A mixed economic system refers to the combination of private and public control within a given economy. The concept behind this system is taking advantage of private enterprises' productivity, while regulating the economy to avoid crises and achieve equal distribution of wealth. You can see examples of mixed economies across Europe, Australia and the United States; however, even traditionally socialist economies have adopted free market values, such as the New Economic Policy in the early Soviet Union and "socialism with Chinese characteristics." All cases of mixed economies can reveal the system's advantages and disadvantages.
Protecting the Economy
In a pure free-market economy, the issues of what to produce, how to produce and how to distribute the goods are answered by the "invisible hand of the market," demand and supply. However, this system is based entirely on trends which are subject to change quickly, especially in the case of non-essential goods, such as clothing and technology products. This could be the reason of periodic crises, until demand and supply restabilize the market. A mixed economy can prevent such events by allowing the government to intervene with state-directed investments and fluctuating tariffs for example.
Helping Producers and Consumers
In mixed economies, governments can set limits on the minimum price suppliers can sell their goods, as well as a cap on retail price. This way, both suppliers can be sure of the minimum amount they can gain through their work, while consumers are protected against skyrocketing prices in times of increased demand. For this reason, government agencies, such as the Federal Trading Commission in the U.S. and the Office of Fair Trading in the U.K., are responsible for the prevention of illegal iniquitous policies against supplies or consumers.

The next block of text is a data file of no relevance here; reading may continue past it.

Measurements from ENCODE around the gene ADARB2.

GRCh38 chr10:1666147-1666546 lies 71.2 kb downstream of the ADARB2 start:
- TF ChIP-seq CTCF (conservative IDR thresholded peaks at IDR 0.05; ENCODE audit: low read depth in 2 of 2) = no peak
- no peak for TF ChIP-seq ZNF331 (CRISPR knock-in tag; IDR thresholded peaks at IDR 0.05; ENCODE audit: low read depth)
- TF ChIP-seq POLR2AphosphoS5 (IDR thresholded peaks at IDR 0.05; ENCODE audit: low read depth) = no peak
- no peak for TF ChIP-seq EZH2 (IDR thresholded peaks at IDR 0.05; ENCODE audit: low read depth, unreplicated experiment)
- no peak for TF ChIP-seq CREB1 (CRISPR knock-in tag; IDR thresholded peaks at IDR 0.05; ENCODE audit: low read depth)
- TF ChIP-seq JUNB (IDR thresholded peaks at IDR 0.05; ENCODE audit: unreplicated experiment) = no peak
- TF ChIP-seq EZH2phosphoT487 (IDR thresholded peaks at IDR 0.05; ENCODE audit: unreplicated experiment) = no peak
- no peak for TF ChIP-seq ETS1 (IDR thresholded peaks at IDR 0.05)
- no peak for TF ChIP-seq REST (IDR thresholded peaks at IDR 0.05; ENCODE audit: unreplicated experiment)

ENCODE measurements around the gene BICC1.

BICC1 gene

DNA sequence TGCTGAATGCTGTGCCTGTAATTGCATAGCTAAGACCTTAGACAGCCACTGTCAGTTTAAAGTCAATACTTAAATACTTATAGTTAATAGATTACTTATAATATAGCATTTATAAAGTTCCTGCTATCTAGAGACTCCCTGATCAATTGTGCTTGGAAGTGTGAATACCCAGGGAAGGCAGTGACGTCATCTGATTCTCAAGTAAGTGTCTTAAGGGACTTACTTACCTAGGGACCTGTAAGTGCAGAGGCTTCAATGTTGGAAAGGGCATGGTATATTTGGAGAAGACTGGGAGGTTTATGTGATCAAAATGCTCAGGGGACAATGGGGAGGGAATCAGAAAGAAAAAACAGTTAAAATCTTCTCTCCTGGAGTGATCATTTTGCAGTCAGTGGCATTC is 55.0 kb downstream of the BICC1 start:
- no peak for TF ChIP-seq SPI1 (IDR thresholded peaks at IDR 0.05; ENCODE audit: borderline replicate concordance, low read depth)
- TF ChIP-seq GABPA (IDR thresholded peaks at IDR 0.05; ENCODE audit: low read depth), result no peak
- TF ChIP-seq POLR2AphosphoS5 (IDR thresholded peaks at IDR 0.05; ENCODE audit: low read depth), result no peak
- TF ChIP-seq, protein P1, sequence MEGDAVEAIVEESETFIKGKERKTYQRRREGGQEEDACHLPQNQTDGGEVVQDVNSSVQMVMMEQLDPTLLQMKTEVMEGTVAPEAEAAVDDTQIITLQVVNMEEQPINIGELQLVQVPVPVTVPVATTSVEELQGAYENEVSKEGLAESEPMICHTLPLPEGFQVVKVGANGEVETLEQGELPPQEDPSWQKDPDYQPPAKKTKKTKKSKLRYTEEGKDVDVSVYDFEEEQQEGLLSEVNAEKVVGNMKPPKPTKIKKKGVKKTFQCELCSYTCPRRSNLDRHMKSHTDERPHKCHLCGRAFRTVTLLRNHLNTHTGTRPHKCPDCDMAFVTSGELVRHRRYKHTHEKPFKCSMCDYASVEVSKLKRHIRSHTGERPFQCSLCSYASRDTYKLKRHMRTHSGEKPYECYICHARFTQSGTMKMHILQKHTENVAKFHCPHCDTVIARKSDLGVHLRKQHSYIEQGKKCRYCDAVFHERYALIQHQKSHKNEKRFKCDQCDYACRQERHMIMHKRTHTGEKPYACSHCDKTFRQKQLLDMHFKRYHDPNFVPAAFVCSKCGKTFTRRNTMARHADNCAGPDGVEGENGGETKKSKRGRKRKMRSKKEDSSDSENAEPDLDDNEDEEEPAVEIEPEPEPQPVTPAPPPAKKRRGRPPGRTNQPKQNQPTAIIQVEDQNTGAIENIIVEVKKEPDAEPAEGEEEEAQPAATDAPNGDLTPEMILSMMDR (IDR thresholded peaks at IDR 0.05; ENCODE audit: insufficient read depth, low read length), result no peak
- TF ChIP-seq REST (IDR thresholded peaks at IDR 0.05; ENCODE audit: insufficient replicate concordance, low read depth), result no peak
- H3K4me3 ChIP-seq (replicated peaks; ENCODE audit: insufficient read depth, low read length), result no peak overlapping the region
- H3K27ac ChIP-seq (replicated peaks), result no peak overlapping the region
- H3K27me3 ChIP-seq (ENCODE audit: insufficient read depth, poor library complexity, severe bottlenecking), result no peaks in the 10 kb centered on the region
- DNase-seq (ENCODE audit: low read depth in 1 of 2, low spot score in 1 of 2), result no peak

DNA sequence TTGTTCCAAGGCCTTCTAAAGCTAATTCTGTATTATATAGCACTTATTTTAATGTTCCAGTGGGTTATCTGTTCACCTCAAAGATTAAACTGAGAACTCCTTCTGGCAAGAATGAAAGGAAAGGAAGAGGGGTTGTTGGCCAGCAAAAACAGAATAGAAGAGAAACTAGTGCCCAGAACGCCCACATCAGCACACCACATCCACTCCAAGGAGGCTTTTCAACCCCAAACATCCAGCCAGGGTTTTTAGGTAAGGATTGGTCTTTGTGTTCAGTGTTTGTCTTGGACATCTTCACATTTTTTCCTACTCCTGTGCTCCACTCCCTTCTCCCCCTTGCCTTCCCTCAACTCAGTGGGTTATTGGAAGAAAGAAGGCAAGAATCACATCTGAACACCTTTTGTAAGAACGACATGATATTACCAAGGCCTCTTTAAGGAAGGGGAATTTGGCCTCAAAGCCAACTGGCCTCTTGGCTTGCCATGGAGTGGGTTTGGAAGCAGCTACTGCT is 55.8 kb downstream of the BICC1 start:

A mixed economy allowing government intervention in the form of state monopolies harms competition, which can have serious effects in the economy's performance. Competition in a capitalist economy is the driving force behind better products and low prices, as suppliers try to lure consumers offering the best of both world. However, state monopoly in health care for example (NHS in the U.K.) or in the non urgent letter mail service (USPS in the U.S.), give governments the freedom to set the price and quality of the services provided without visible consequences, since consumers have nowhere else to turn.
Even if a mixed system is not a purely command economy, when the state controls key sectors, bureaucratic decisions can affect the economy's efficiency. A fully planned economy's advantage is that all sectors are controlled based on a general plan. However, state controlled enterprises in mixed economies have to take decisions on issues which are affected by the free market's self-regulatory mechanisms. The free market's unpredictable nature does not guarantee the success of a bureaucratic decision and can prove the costs of the changes' implementation vain.
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